NFL Network’s Heath Evans: ‘I Don’t Work For Roger Goodell’
Heath Evans is a former NFL fullback who is now an analyst for the NFL Network. He also happens to realize that it is not his job to tip toe around the feelings of Roger Goodell when being asked for his professional opinion regarding the league he played in for nine years. He delivered some absolutely epic commentary to that effect on Tuesday afternoon while joining Damon Amendolara of CBS Sports Radio.
Evans, a member of the Patriots from 2005-2008 who remains friends with Tom Brady, was naturally asked for his thoughts regarding the DeflateGate saga. He explained that he is unsurprisingly skeptical of Goodell's true intentions and the way he has handled the investigation.
“I’m going to be honest with you, for all your listeners, yeah, I played for Bill (Belichick) for four years and with Tommy for four years" Evans began. "And it’s impossible to remove a family-atmosphere bias, so let me just get that out there...When the Wells Report was released, I read probably about a third of it . . . and I’m thinking, ‘Man, this seems very one-sided and there just seems so much left out of it.’ Then I go back and read the whole stinking thing and I start formulating opinions about things that have been left out.”
He then explains that he also texted Brady directly.
“Tommy was like, ‘You know me well enough to know I’m not cheating this game,’” Evans said. “...I think people that are willing to read now and really start tracking everything that’s been released...you’re starting to see a completely different side of more or less a witch hunt, and maybe a few guys in the league office that had some ill will directed toward the Patriots and leaked out false reports and started a landslide that was just lies and propaganda."
Evans, who as a reminder is an employee of the NFL Network, goes on to clarify that he believes this has been an unsubstantial investigation from the beginning.
“If people really want to sit there and look through all the evidence . . . and look at the facts – not bullet-point broadcasting that the NFL Network and ESPN and FOX and other sources have done, but look at the facts – I’ve stood by the fact that Tom Brady is going to eventually walk away with no suspension. His name probably won’t ever be looked at the way it should because people are always just going to remember the bold headlines, but there’s no substance to this whatsoever.”
This dude straight up called out his own network! Whether he's being a homer or not is besides the point. Finally a former player with credibility and sources is unafraid to admit that he owes the teams and the fans the benefit of his true knowledge and opinions, and that he is under no obligation to adhere to a script that will favor the commissioner or the league offices. He goes on to make the best quote of the interview and in my opinion, the best quote by an NFL analyst in a long time.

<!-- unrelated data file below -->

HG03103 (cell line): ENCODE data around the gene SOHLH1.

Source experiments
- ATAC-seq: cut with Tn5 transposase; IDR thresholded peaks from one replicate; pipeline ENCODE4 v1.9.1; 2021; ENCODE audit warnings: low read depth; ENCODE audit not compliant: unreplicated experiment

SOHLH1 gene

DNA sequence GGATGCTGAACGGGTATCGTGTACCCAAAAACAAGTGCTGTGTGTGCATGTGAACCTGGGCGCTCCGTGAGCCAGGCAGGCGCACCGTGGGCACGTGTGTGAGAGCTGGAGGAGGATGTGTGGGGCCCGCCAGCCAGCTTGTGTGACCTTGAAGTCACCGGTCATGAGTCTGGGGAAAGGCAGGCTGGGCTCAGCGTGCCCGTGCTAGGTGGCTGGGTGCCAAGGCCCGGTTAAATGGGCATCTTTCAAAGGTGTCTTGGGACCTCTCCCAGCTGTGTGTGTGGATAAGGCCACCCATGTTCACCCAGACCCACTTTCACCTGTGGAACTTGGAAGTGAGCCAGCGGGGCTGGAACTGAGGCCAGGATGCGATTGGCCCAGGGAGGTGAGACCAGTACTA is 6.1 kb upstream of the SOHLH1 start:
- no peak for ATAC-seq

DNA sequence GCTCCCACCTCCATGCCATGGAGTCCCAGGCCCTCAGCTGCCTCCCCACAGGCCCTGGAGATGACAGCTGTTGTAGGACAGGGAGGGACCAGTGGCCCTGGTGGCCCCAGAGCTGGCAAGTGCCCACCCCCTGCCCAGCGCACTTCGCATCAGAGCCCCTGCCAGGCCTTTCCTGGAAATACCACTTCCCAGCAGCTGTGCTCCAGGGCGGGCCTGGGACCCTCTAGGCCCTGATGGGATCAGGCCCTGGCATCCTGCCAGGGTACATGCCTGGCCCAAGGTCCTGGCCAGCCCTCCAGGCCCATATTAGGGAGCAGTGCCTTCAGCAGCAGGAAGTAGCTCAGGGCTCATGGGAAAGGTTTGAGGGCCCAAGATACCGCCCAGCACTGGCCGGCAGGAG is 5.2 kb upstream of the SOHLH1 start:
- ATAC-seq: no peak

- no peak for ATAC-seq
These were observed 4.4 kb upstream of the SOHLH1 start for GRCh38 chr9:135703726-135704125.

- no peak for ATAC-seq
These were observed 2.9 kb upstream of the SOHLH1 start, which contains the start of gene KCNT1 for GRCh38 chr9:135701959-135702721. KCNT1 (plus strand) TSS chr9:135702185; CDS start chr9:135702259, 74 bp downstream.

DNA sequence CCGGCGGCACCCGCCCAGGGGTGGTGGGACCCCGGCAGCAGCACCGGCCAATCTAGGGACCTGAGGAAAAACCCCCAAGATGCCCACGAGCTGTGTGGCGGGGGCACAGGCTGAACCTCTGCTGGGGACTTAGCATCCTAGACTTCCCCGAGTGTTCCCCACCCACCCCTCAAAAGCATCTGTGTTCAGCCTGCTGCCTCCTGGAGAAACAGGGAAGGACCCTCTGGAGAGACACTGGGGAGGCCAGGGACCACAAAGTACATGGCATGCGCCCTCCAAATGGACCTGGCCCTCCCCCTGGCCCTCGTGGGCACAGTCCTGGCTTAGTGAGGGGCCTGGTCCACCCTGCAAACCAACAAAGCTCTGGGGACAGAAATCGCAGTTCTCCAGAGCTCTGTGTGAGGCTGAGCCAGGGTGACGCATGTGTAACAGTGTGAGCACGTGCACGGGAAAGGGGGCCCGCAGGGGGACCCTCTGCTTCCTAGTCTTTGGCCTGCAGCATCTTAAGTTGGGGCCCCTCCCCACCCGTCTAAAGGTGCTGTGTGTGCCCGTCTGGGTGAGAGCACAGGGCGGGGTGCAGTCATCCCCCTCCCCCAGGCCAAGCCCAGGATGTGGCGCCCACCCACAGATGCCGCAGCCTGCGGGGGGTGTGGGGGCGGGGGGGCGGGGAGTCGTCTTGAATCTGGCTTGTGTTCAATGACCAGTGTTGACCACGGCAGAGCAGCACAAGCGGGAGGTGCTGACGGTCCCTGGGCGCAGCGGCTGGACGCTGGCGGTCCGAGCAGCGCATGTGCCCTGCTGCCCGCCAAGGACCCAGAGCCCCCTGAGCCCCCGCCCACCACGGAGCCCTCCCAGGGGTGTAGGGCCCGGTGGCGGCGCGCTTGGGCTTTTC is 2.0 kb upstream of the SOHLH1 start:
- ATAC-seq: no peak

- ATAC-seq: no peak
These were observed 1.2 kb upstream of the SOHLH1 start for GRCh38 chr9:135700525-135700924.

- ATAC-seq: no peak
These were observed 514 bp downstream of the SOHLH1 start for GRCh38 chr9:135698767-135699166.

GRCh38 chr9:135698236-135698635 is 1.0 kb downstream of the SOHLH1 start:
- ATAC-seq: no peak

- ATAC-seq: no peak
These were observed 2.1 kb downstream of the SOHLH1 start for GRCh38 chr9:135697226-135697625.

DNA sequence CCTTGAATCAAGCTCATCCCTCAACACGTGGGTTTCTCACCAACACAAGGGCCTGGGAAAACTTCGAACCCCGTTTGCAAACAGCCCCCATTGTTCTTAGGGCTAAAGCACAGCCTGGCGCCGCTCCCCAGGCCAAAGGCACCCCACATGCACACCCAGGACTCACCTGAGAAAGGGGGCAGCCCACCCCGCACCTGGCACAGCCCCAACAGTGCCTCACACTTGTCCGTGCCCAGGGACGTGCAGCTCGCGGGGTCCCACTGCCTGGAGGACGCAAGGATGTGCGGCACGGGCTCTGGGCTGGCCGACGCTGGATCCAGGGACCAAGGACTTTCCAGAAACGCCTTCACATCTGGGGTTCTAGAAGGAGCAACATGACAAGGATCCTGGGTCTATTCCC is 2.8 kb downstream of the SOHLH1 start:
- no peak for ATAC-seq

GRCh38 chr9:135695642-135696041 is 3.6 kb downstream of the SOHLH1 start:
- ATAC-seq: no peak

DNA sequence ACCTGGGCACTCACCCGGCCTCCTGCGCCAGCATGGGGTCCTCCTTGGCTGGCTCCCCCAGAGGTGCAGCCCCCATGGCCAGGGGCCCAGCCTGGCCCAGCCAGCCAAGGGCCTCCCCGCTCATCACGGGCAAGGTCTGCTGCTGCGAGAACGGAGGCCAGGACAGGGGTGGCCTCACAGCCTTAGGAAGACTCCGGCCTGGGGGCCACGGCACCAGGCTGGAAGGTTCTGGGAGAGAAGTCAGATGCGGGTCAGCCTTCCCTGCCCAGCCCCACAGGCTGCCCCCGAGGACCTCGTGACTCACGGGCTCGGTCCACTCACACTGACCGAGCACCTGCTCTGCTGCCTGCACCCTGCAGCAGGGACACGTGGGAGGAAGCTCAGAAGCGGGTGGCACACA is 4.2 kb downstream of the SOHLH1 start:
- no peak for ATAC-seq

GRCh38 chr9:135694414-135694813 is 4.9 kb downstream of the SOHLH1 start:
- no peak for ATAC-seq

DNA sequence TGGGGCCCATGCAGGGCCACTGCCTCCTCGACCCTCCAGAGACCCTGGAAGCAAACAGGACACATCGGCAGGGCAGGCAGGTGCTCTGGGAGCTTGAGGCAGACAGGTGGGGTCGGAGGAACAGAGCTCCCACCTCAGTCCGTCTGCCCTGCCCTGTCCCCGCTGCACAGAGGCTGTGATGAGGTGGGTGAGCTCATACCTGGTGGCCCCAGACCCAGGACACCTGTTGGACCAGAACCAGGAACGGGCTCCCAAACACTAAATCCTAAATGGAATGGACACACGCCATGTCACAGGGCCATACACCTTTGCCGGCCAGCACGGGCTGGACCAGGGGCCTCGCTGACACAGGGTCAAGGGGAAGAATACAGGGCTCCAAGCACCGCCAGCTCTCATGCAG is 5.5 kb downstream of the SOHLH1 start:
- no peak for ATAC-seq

“People say, ‘Heath, you work for the NFL, you better watch it,’” said Evans. “No, I work for Jerry Jones, and I work for Daniel Snyder and I work for the Rooney family and I work for Robert Kraft and I work for Tom Benson. I don’t work for Roger Goodell and that league office. The owners own the network. If this was being done to the Green Bay Packers, I would have gotten around to saying all the same things I’ve said. If it was done to the Oakland Raiders, I’d be defending Jack Del Rio. It has nothing to do with loyalties. I challenge people to go read what’s out there and formulate your own opinion.”
It's so refreshing to hear someone actually say that because he is 110 percent right. The NFL Network is riddled with people who are terrified to rock the boat with Roger Goodell, others in the league offices or even with an individual owner. They fail to assert their opportunity to speak for the whole, and often feel as though they have to function as an extension of the NFL's public relations department.
Football fans should be able to turn on the NFL network for information and clarity and opinion and debate. Yet when informed reporters and analysts operate under the belief that there will be repercussions from their dictator commish for saying what they actually know or believe, it dilutes the product and does a disservice to everyone that tunes in.
Even if you disagree with Evans' stance regarding the NFL's guilt and the Patriots' innocence, you at least know you are getting the unfiltered opinion of a former player who has honed that viewpoint based on sources and knowledge of the situation and conversations with those involved. He's giving you the benefit of hearing the same thing he says in the green room and production meetings, rather than curating some politically correct re-phrasing of his opinion in order to stay in the commissioner's good graces. That's what we all want from analysts who are former athletes; a glimpse into what they know and believe after having been a part of it.
“I got my job by being factually correct, bold and opinionated,” Evans went on to say. “... I stand by what I say...This is going to get messy real, real quick. Roger Goodell already said that it wasn’t an independent (report). Jeff Pash, who is the attorney for the NFL, edited his report before he it was released. How independent is that? That’s the stuff people don’t want to read because they just want to say, ‘Hey, we want the Patriots to be cheaters’ because they can’t wrap their minds around for the last 15 years, they’re just better than everybody. That’s just the truth. People love to hate on the best. I’m a Saints fan, I’m a Seahawks fan – I’m loyal to those teams as well. But the truth is the truth.”
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